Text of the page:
Wednesday, November 30, 2016

Free-Weights = 10.4kcal, Machines = 8.9 kcal, Incorporating Cardio in a Weight Training Circuit = 13 kcal/min Burned

This article is not supposed to encourage the use of exercise as a means to eat more junk. After all a psychotherapeutic / psychiatric ward is the only place this form of exercise addiction is going to get you.
Ok, let me briefly make one thing unmistakably clear: you should never train to burn calories (even worse, to eat pizza and pie, because you "deserve it"). Good reasons to train are (a) to build muscle, (b) build strength, (c) improve your conditioning and (d) general health. It is likewise a good idea to (e) support your dieting efforts with strength and cardio training that is meant to increase the rate of fat/muscle loss.

Yet even if you don't train to burn calories, it can be very useful in all these contexts to have at least an estimate of how much energy you're spending during the workouts. What for? Well, to know roughly how much more you'd had to eat to stay in an energy and how much more would be too much so that fat gain would be the inevitable consequence.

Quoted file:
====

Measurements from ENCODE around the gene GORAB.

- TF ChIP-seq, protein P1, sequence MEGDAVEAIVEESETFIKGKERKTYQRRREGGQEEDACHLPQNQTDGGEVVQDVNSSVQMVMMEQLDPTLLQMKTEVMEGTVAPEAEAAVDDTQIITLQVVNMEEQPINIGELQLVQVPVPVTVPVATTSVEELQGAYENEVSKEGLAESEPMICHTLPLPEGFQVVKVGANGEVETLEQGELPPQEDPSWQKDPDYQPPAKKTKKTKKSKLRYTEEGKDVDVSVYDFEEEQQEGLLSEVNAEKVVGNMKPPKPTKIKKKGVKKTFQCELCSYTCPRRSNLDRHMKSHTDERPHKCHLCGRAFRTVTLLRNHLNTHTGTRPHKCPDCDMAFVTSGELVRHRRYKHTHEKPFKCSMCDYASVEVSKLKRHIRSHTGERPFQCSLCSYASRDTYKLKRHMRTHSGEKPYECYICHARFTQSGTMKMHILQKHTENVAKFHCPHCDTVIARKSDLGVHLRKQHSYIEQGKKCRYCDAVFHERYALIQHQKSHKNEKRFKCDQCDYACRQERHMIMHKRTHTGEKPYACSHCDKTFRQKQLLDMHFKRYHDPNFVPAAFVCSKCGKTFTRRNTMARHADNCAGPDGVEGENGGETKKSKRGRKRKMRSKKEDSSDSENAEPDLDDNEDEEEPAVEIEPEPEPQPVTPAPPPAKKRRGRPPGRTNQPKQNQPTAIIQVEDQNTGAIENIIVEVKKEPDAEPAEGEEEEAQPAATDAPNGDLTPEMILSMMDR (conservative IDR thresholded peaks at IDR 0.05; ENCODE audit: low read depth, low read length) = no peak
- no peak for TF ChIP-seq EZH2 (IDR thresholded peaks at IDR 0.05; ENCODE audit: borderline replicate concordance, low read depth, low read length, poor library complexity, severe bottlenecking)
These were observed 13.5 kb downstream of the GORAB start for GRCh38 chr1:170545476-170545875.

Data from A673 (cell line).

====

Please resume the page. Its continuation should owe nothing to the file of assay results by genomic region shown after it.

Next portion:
You can learn more about the optimal exercise order at the SuppVersity

What's the Right Training 4 You?

Hypertrophy Blueprints

Fat Loss Support Blueprint

Strength Training Blueprints

Cardio + Weights on One Day=

Recovering from the Athlete's Triad
Speaking of energy balance(s), you should also be aware that your body will adapt to chronically reduced energy intakes. In other words: If you have been dieting for say 8 weeks, it is not unlikely that you are spending slightly, but statistically significantly less energy for the same workout (15 reps 70% of 15 RM, 2 s:1 s cadence; 45 s per exercise; only 15 s of "rest" = moving to the next exercise | running during the CE was performed at 70%  | the total duration of one lap of the circuit was 7 min and 45 s, for the total time the subjects actually worked out (not how long they were in the gym, it was 3x 7:45 = 23 min and 15 s | see Figure 1).